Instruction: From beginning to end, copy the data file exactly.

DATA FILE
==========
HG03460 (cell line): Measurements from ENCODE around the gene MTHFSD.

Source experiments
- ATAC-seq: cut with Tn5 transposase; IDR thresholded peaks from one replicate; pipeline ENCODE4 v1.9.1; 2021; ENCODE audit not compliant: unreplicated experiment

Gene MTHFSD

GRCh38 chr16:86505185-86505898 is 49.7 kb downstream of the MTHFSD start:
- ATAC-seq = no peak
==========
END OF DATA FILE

HG03460 (cell line): Measurements from ENCODE around the gene MTHFSD.

Source experiments
- ATAC-seq: cut with Tn5 transposase; IDR thresholded peaks from one replicate; pipeline ENCODE4 v1.9.1; 2021; ENCODE audit not compliant: unreplicated experiment

Gene MTHFSD

GRCh38 chr16:86505185-86505898 is 49.7 kb downstream of the MTHFSD start:
- ATAC-seq = no peak